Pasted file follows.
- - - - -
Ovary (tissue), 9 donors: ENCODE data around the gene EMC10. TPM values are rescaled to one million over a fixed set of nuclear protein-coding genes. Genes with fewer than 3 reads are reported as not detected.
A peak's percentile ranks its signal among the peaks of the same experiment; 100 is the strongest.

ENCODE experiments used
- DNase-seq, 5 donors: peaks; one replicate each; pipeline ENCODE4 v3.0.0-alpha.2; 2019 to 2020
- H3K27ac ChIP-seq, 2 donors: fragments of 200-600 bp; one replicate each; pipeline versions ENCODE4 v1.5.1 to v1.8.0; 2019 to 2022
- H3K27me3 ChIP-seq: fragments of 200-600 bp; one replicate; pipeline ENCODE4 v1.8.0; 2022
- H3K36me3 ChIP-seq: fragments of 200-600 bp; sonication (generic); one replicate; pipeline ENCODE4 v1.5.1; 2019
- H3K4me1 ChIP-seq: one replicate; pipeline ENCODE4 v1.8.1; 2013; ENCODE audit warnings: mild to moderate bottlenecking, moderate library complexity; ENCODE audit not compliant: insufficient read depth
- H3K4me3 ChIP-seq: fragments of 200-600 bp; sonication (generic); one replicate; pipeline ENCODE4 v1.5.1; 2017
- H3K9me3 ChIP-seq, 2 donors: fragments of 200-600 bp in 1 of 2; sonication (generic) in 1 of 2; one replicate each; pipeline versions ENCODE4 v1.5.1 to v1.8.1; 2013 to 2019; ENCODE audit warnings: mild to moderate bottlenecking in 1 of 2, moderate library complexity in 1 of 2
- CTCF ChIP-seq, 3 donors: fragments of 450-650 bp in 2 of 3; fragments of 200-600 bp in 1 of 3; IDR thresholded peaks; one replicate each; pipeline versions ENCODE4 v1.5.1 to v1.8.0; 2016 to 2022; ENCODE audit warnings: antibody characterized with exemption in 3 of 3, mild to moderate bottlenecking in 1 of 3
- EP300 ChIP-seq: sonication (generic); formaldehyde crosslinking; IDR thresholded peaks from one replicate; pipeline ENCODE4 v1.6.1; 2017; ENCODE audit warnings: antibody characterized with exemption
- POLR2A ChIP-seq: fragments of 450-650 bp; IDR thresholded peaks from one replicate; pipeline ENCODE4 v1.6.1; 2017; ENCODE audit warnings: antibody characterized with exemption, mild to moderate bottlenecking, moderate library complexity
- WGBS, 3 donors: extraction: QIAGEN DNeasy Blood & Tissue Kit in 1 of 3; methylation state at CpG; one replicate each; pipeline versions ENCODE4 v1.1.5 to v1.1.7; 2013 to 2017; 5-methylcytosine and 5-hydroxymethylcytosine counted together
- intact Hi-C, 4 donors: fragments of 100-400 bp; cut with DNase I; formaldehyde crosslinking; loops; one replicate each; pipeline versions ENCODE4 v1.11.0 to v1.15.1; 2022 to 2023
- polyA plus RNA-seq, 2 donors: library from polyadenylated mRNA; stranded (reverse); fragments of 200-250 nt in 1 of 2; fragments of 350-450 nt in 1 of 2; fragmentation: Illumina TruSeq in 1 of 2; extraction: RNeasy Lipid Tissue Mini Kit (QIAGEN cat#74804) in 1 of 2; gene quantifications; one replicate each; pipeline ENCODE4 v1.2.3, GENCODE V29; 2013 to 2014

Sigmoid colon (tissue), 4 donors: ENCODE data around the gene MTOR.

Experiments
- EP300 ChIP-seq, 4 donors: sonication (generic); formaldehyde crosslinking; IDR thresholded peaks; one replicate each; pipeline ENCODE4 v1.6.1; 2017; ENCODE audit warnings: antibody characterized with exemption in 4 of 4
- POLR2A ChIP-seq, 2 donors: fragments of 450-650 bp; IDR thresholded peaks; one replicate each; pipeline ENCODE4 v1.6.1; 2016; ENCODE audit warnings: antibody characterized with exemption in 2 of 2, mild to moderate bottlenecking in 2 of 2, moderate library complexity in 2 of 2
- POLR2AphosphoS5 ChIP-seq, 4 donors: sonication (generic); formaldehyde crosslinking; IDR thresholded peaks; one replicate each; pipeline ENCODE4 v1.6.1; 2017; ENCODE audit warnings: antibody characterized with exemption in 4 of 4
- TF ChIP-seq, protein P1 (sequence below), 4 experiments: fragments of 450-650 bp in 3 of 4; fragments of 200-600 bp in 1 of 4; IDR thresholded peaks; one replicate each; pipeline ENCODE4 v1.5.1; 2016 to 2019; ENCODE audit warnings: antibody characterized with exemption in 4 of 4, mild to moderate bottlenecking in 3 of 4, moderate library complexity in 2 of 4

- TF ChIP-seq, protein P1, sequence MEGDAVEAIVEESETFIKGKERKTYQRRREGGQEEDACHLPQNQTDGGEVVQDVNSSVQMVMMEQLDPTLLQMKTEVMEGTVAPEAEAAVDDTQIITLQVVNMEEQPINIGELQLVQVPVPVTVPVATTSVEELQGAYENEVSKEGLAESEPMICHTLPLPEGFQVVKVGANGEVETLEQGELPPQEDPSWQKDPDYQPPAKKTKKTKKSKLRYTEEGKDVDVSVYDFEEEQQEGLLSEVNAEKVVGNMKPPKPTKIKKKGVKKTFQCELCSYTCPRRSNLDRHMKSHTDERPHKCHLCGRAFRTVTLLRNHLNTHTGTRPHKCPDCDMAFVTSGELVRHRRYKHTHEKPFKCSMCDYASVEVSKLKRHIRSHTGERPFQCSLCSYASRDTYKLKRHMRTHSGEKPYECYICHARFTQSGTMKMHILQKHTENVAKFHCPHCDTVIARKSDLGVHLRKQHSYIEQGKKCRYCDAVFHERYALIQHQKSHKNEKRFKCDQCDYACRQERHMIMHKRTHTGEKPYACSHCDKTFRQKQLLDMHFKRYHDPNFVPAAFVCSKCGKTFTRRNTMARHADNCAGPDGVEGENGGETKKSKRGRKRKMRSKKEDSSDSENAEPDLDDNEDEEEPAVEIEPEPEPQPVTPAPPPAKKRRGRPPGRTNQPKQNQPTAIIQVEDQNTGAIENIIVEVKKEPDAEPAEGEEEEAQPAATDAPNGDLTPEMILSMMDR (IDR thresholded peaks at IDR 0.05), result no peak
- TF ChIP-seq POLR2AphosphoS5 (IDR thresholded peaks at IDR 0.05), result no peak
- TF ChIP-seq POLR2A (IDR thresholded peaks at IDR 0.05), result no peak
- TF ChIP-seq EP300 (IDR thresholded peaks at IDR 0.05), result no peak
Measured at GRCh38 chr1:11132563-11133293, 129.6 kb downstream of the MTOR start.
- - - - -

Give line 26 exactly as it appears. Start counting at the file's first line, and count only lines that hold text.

- TF ChIP-seq EP300 (IDR thresholded peaks at IDR 0.05), result no peak